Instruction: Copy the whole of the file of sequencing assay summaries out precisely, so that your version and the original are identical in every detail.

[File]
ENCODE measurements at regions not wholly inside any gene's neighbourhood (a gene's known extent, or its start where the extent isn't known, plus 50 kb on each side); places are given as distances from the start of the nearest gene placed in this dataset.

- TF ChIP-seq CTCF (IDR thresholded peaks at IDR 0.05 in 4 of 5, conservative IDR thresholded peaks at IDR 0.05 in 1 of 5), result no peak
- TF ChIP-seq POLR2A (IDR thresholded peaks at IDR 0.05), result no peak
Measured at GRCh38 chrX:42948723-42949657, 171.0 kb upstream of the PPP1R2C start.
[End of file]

ENCODE measurements at regions not wholly inside any gene's neighbourhood (a gene's known extent, or its start where the extent isn't known, plus 50 kb on each side); places are given as distances from the start of the nearest gene placed in this dataset.

- TF ChIP-seq CTCF (IDR thresholded peaks at IDR 0.05 in 4 of 5, conservative IDR thresholded peaks at IDR 0.05 in 1 of 5), result no peak
- TF ChIP-seq POLR2A (IDR thresholded peaks at IDR 0.05), result no peak
Measured at GRCh38 chrX:42948723-42949657, 171.0 kb upstream of the PPP1R2C start.